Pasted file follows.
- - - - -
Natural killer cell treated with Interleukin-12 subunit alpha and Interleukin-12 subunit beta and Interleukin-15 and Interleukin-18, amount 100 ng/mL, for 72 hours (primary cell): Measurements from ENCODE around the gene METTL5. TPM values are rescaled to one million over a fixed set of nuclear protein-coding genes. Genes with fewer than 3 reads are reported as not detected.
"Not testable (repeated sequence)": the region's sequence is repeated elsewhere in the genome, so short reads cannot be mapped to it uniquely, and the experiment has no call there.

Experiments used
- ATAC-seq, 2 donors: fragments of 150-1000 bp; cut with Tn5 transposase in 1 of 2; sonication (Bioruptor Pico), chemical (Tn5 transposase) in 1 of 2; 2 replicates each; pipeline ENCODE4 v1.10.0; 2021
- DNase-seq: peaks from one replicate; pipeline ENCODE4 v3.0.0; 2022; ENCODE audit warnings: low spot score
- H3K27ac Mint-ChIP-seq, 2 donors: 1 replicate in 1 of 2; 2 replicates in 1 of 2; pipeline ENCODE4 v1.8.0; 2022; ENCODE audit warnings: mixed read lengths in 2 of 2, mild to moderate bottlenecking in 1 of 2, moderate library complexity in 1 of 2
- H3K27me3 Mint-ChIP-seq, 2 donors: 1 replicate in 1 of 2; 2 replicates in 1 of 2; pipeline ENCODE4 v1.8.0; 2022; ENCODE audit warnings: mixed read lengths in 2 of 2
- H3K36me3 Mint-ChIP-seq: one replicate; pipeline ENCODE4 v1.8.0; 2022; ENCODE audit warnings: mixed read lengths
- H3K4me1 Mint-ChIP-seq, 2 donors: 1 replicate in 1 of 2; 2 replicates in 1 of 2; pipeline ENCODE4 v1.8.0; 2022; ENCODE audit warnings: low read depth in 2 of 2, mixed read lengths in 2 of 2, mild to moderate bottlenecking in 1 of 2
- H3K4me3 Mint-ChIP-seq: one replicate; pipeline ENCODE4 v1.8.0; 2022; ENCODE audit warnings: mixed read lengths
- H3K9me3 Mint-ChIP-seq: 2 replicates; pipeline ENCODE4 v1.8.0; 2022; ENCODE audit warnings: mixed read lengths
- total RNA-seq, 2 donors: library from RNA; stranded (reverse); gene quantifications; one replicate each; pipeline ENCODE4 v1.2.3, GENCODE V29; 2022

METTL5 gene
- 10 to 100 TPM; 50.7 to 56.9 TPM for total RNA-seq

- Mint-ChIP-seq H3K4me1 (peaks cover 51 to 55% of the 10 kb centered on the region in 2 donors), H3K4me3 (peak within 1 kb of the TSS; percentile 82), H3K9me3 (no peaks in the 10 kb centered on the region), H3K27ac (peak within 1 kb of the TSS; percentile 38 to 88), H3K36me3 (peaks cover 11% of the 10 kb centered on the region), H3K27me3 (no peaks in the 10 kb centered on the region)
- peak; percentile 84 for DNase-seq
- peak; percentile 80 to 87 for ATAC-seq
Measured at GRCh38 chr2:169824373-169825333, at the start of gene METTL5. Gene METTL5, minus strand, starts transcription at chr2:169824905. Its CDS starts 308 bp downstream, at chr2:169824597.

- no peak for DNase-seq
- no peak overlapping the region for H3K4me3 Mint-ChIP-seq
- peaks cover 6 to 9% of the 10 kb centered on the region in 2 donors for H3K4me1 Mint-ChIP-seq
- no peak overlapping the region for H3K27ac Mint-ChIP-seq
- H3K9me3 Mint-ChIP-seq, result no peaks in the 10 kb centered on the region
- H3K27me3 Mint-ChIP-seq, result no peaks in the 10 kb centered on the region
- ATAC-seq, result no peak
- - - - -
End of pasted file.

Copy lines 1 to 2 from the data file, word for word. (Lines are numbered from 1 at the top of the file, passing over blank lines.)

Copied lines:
Natural killer cell treated with Interleukin-12 subunit alpha and Interleukin-12 subunit beta and Interleukin-15 and Interleukin-18, amount 100 ng/mL, for 72 hours (primary cell): Measurements from ENCODE around the gene METTL5. TPM values are rescaled to one million over a fixed set of nuclear protein-coding genes. Genes with fewer than 3 reads are reported as not detected.
"Not testable (repeated sequence)": the region's sequence is repeated elsewhere in the genome, so short reads cannot be mapped to it uniquely, and the experiment has no call there.